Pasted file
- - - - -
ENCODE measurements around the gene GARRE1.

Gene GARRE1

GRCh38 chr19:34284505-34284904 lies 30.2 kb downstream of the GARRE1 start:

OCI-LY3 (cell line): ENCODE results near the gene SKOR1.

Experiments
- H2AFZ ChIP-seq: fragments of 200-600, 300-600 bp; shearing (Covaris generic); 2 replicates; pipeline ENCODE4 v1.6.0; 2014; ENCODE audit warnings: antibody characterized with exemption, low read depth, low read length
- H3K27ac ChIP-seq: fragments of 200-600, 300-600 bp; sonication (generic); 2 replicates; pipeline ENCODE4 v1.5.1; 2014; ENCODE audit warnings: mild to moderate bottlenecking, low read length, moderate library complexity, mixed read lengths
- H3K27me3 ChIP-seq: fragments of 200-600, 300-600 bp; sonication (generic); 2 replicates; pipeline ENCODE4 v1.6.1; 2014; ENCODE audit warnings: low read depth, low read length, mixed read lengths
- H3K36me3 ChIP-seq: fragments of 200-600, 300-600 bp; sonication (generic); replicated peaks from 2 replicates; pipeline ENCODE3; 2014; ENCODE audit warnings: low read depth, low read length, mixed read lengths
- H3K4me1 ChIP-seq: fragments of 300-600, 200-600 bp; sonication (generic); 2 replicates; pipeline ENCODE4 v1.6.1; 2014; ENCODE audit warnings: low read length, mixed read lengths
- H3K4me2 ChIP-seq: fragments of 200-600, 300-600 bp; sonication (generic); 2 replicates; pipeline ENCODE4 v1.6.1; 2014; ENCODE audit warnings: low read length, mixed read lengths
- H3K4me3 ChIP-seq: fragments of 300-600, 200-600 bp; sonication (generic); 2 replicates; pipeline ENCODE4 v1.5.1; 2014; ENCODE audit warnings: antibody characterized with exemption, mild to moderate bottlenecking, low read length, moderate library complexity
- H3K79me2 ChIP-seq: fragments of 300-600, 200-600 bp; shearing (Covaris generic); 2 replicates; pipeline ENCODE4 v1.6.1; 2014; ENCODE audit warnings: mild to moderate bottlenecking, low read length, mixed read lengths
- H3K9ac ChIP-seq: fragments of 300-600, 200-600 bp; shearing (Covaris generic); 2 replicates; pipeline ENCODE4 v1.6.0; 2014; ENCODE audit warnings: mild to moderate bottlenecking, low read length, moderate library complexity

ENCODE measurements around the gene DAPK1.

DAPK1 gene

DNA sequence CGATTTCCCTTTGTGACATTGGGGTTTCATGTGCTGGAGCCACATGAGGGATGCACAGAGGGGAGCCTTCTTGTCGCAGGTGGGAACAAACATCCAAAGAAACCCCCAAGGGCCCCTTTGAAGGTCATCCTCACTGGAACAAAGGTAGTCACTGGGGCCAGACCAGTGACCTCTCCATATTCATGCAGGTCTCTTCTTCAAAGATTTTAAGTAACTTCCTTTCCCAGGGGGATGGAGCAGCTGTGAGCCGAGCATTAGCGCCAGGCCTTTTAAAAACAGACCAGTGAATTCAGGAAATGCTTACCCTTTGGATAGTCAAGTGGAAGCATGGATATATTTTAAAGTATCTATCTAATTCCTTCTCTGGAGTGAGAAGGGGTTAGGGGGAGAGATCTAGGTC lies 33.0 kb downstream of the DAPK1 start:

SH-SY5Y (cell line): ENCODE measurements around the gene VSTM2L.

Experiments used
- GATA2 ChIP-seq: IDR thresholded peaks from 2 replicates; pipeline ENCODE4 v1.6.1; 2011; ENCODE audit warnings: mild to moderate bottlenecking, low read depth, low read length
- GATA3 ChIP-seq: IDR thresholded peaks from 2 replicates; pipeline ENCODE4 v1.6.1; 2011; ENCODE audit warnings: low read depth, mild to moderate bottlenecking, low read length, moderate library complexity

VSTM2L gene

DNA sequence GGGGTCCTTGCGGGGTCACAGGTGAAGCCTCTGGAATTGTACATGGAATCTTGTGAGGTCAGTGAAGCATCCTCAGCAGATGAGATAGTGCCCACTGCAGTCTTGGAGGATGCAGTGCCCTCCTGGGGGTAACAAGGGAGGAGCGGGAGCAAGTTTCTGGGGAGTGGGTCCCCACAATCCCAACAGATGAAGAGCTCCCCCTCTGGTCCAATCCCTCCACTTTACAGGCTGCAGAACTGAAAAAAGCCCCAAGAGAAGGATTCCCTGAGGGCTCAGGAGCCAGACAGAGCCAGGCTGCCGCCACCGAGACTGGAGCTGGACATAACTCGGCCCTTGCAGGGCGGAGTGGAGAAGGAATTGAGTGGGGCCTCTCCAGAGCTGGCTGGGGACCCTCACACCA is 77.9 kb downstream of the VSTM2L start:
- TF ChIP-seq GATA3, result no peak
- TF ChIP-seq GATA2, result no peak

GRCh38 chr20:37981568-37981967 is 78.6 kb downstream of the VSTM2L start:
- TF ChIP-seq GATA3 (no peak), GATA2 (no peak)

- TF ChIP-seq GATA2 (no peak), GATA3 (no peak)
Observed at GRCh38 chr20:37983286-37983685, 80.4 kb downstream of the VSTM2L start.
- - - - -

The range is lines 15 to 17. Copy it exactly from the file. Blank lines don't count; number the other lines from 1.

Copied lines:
ENCODE measurements around the gene DAPK1.

DAPK1 gene

DNA sequence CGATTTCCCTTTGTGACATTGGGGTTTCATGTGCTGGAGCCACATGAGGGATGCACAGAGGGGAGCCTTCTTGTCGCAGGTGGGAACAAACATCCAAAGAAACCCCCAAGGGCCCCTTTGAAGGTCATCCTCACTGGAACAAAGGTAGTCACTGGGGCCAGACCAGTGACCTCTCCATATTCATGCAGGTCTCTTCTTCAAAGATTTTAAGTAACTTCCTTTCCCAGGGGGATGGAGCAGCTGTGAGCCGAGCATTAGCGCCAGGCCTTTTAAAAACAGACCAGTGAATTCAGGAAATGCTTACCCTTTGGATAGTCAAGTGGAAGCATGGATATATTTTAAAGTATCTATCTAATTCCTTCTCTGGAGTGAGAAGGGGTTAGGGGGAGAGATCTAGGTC lies 33.0 kb downstream of the DAPK1 start: